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SolusLupus
2005-Sep-10, 05:27 PM
Okay, I'm not sure if this fully belongs in this section, but it seems to. I have a question about Oxygen and potential bodily augmentation. Now, there are a variety of questions, so I'll list them in order from what's most important to me to least important.

1) Is it possible to get our bodies to ingest something besides oxygen for the same effects? This would have a few advantages - such as being able to live in an environment that doesn't batter our bodies and make us older (since I think that oxygen is the primary contributor to aging)... Now, the question here isn't if we have the TECHNOLOGY to cause such an effect, but if it's simply put, possible, possibly in the far future. Also, it doesn't factor anything that might be out there that we, the human race altogether don't know about.

2) Would we have to develop advanced technology in order to augment bodies at such a depth? Would genetic augmentation be possible in the short term? What's your opinion/analysis?

3) If you know of what materials one could use, what would be the detrimental effects of using them for an extended period?

And lastly,
4) Could immersing yourself in an environment with this material, or being exposed to this material, cause you to be able to fight back, or even avoid altogether, the disadvantage of aging? Could one become effectively immortal in age only? What about if this material was mixed?

I know it's a lot of questions, and I'm not sure how many reading would be qualified to answer, but I'm just tossing something out for fun. I'm personally very interested in human augmentation and am a minor Transhumanist in mindset.

Kesh
2005-Sep-10, 06:19 PM
1) To the best of my knowledge, no. Our bodies require oxygen for chemical reactions that allow us to function. You can't substitutedanything else that will perform those same chemical reactions.

2) It would require completely changing our bodily chemistry to rely on another atom for the same processes, which really requires us to alter all the cells in our body. Every cellular function that utilizes oxygen, or the by-products of oxygen reactions would have to be altered. In essence, you'd have to replace most of our cellular structures entirely, since the new chemical reaction won't give quite the same results.

3) Not quite clear what you're aiming for here. Are you asking which other gasses one could substitute for oxygen?

4) Not likely. It would certainly alter your body's metabolic structure, but that won't necessarily give you any advantage in lifespan.

Simply put: our bodies are structured around processing oxygen in combination with other chemicals to keep our cells functioning. Changing that basic assumption means that our bodies are no longer as efficient as before, since they're still structured around oxygen reactions. To get the same efficiency would require re-engineering the entire foundation our bodies.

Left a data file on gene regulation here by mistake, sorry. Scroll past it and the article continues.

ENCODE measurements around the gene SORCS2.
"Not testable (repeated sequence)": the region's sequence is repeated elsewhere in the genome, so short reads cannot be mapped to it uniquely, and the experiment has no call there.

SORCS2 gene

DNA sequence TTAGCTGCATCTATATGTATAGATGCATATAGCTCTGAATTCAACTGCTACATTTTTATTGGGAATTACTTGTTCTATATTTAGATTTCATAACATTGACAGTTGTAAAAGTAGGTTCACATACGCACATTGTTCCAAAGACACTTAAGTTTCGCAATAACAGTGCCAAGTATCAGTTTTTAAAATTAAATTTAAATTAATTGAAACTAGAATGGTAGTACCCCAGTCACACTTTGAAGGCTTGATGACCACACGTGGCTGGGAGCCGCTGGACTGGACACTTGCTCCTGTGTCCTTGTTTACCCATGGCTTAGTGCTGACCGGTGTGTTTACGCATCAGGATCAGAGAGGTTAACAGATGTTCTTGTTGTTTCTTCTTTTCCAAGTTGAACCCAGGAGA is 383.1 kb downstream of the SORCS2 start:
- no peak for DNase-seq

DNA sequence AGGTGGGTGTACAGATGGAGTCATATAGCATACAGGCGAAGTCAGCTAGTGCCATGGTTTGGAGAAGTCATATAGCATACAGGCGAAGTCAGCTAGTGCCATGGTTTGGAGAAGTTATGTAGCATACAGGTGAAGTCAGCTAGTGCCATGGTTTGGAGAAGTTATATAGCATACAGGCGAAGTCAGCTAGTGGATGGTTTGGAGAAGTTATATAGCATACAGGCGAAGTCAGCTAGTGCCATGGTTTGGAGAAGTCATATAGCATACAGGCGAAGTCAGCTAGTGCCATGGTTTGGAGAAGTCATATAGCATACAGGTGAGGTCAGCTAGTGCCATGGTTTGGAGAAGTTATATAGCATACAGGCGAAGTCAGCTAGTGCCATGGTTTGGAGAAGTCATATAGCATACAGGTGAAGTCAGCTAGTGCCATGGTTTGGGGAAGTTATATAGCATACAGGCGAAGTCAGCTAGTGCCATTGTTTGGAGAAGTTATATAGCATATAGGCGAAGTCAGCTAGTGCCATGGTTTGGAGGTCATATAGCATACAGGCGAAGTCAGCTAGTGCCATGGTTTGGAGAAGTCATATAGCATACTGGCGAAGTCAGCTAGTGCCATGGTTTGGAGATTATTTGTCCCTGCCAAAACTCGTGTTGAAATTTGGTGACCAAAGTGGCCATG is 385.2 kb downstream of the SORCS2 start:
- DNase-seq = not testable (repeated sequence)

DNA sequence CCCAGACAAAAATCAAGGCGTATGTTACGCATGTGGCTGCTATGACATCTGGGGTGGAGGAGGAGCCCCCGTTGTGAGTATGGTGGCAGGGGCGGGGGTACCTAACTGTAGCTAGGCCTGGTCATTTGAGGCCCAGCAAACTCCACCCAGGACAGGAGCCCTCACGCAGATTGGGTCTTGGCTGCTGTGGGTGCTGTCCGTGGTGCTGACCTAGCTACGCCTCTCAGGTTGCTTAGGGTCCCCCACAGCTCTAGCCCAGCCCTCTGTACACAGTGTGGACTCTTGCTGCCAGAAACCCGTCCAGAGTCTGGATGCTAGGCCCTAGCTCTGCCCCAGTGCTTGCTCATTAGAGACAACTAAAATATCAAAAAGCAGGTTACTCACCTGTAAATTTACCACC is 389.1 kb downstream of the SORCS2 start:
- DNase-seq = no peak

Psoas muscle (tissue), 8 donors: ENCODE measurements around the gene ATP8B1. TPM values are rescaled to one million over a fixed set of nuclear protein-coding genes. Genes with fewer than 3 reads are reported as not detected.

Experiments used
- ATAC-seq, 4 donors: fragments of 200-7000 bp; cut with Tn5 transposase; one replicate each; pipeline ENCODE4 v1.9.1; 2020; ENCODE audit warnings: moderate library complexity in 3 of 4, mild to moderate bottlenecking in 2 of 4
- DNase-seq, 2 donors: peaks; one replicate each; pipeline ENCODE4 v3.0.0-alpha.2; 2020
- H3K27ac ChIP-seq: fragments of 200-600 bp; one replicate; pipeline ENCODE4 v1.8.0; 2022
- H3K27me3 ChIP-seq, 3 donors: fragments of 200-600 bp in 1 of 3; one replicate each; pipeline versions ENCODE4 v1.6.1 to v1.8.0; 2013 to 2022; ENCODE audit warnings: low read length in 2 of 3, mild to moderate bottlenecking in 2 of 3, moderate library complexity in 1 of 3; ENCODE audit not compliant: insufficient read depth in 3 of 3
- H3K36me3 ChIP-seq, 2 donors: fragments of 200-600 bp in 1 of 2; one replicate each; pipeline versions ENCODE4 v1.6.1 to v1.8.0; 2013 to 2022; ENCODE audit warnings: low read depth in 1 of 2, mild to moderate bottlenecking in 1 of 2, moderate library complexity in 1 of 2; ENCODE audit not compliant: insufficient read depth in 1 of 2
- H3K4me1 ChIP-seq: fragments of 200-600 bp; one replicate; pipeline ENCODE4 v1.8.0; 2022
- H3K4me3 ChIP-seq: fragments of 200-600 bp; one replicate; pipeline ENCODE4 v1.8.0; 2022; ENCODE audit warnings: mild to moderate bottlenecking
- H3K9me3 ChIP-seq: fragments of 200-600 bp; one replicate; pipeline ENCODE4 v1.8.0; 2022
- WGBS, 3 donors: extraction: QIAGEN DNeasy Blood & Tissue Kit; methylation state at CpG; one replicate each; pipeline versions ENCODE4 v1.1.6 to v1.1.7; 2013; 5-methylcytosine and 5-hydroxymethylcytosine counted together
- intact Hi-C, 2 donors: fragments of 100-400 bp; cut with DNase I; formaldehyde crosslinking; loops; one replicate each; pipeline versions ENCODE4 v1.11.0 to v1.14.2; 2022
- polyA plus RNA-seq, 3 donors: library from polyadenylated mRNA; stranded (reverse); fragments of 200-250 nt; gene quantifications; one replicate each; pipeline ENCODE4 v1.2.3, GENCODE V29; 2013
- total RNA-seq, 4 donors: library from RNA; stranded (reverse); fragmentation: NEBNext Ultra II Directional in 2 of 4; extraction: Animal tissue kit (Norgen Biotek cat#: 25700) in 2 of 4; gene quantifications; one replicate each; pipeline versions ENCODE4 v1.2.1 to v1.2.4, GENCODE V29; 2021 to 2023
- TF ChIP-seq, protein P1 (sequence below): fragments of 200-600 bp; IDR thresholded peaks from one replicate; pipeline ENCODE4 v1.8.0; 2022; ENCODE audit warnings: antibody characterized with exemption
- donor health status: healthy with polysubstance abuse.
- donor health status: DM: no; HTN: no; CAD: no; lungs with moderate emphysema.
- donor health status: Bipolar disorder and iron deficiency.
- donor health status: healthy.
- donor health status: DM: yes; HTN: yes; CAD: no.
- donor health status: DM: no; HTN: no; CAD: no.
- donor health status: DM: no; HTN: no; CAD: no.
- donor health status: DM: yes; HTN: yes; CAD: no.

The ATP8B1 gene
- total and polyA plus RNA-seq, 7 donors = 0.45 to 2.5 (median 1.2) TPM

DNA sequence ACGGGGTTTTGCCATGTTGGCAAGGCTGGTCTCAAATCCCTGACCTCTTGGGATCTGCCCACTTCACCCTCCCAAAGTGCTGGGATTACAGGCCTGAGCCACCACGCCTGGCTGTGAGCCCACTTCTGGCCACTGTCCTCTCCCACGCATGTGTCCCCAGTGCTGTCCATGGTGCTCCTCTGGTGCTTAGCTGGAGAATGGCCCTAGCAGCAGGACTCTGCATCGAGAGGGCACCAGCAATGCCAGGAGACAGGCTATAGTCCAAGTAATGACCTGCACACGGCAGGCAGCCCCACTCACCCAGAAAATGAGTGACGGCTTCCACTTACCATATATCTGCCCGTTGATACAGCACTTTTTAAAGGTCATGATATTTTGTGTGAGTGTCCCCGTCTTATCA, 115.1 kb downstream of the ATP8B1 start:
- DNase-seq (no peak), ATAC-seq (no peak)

As for Transhumanism... eh. I'm ambivalent about the whole thing.

SolusLupus
2005-Sep-10, 06:49 PM
For 3, the assumption was that you could think of a material that could be substituted for oxygen. If you could, then what would be the long-term effects of being immersed or exposed to this substance. As you say that no substance can be substituted, it's rather null and void for what you say.

As for transhumanism, I mostly like it because of a lot of the concepts involved with it. I like the idea of immortality, and not just 'cause I'm afraid of dying (though dying does suck). As well, I like the idea of bettering ourselves, physically and mentally, even if this might dramatically change our appearance. Of course, I don't believe that we should go into something without researching first and I'm more for taking slow steps, not huge galactic leaps all of a sudden.

publiusr
2005-Sep-14, 03:34 PM
I seem to remember some talk about the water babies that could 'breathe water' That really means the O2 in the water of course--but it might not take much to adapt to aquatic life. Perflurocarbons like what the non-reactive non-conducting liquid found as cray computer coolants may have a use as an artificial blood substitute. Mice can breathe this liquid--and it might be good for high g-loading railgun launches of the future. It could also be a good radiation shield, and might allow astronauts to pressurize themselves on higher g/high atm pressure worlds without extensive gene-therapy a la Man Plus.

LiquiVent is a brand name for this fluisol. Xenon might have a use for susp. animation--as per Prehoda's book on the subject.

Enzp
2005-Sep-15, 04:16 AM
Of course over the long term, your poor lungs having to pump that liquid in and out instead of light plain old air should have quite a negative effect.

SolusLupus
2005-Sep-15, 04:37 AM